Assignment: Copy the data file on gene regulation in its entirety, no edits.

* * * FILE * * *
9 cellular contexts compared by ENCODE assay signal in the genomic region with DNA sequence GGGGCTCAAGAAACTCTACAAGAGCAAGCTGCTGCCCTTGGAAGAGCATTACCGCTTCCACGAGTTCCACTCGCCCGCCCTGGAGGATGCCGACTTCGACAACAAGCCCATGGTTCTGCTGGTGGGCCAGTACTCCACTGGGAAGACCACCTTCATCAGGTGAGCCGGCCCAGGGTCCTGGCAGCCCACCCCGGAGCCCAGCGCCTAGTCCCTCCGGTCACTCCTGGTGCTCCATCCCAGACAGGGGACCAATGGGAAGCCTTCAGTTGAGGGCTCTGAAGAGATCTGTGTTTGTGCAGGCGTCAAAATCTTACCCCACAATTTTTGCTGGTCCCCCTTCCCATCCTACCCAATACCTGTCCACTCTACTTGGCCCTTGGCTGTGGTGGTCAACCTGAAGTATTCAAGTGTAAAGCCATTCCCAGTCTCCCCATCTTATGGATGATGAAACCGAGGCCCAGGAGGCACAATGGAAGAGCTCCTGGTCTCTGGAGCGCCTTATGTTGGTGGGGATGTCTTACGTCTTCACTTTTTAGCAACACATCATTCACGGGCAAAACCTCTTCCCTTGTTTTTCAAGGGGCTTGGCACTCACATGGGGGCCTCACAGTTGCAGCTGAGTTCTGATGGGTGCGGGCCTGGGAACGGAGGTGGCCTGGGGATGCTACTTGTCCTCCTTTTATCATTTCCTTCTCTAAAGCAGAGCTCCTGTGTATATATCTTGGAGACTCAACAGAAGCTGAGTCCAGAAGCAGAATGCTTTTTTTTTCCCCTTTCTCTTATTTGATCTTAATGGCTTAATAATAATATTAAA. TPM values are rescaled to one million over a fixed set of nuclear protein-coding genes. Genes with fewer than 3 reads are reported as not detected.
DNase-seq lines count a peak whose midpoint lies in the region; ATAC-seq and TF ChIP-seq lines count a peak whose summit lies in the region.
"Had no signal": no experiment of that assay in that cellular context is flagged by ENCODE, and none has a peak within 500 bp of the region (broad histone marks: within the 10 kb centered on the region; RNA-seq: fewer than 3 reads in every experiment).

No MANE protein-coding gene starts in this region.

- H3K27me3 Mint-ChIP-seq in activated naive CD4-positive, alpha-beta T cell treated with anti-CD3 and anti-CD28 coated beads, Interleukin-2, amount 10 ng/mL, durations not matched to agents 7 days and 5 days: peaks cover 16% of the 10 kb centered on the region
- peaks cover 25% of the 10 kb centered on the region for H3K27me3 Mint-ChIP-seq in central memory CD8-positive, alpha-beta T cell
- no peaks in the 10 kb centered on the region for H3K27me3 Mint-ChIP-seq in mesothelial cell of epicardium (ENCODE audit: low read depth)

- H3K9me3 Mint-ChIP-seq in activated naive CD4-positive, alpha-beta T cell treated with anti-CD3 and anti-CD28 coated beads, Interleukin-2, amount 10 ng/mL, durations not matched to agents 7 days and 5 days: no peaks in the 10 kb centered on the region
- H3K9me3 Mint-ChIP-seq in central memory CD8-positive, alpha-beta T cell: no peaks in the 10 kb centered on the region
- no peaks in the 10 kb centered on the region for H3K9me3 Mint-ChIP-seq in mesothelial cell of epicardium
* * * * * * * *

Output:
9 cellular contexts compared by ENCODE assay signal in the genomic region with DNA sequence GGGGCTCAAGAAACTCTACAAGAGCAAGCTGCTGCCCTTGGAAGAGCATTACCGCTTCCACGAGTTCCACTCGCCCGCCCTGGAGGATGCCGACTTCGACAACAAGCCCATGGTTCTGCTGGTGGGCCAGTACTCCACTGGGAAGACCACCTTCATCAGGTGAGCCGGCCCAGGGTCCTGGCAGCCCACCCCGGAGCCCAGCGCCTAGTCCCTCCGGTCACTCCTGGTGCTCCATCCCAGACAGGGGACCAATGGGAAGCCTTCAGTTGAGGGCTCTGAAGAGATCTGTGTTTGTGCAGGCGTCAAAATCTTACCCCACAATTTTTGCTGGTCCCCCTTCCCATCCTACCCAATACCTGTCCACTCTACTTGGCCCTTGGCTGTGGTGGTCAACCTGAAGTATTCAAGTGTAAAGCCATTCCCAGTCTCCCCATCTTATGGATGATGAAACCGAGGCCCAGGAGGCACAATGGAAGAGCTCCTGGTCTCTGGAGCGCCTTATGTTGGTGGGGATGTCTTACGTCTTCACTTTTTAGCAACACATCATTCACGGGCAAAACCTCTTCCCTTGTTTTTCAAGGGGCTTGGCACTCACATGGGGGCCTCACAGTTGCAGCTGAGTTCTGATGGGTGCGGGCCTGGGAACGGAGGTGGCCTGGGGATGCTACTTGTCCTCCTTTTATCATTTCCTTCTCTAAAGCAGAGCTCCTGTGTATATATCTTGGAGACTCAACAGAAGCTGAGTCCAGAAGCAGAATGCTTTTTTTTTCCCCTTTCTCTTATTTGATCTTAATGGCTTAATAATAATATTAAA. TPM values are rescaled to one million over a fixed set of nuclear protein-coding genes. Genes with fewer than 3 reads are reported as not detected.
DNase-seq lines count a peak whose midpoint lies in the region; ATAC-seq and TF ChIP-seq lines count a peak whose summit lies in the region.
"Had no signal": no experiment of that assay in that cellular context is flagged by ENCODE, and none has a peak within 500 bp of the region (broad histone marks: within the 10 kb centered on the region; RNA-seq: fewer than 3 reads in every experiment).

No MANE protein-coding gene starts in this region.

- H3K27me3 Mint-ChIP-seq in activated naive CD4-positive, alpha-beta T cell treated with anti-CD3 and anti-CD28 coated beads, Interleukin-2, amount 10 ng/mL, durations not matched to agents 7 days and 5 days: peaks cover 16% of the 10 kb centered on the region
- peaks cover 25% of the 10 kb centered on the region for H3K27me3 Mint-ChIP-seq in central memory CD8-positive, alpha-beta T cell
- no peaks in the 10 kb centered on the region for H3K27me3 Mint-ChIP-seq in mesothelial cell of epicardium (ENCODE audit: low read depth)

- H3K9me3 Mint-ChIP-seq in activated naive CD4-positive, alpha-beta T cell treated with anti-CD3 and anti-CD28 coated beads, Interleukin-2, amount 10 ng/mL, durations not matched to agents 7 days and 5 days: no peaks in the 10 kb centered on the region
- H3K9me3 Mint-ChIP-seq in central memory CD8-positive, alpha-beta T cell: no peaks in the 10 kb centered on the region
- no peaks in the 10 kb centered on the region for H3K9me3 Mint-ChIP-seq in mesothelial cell of epicardium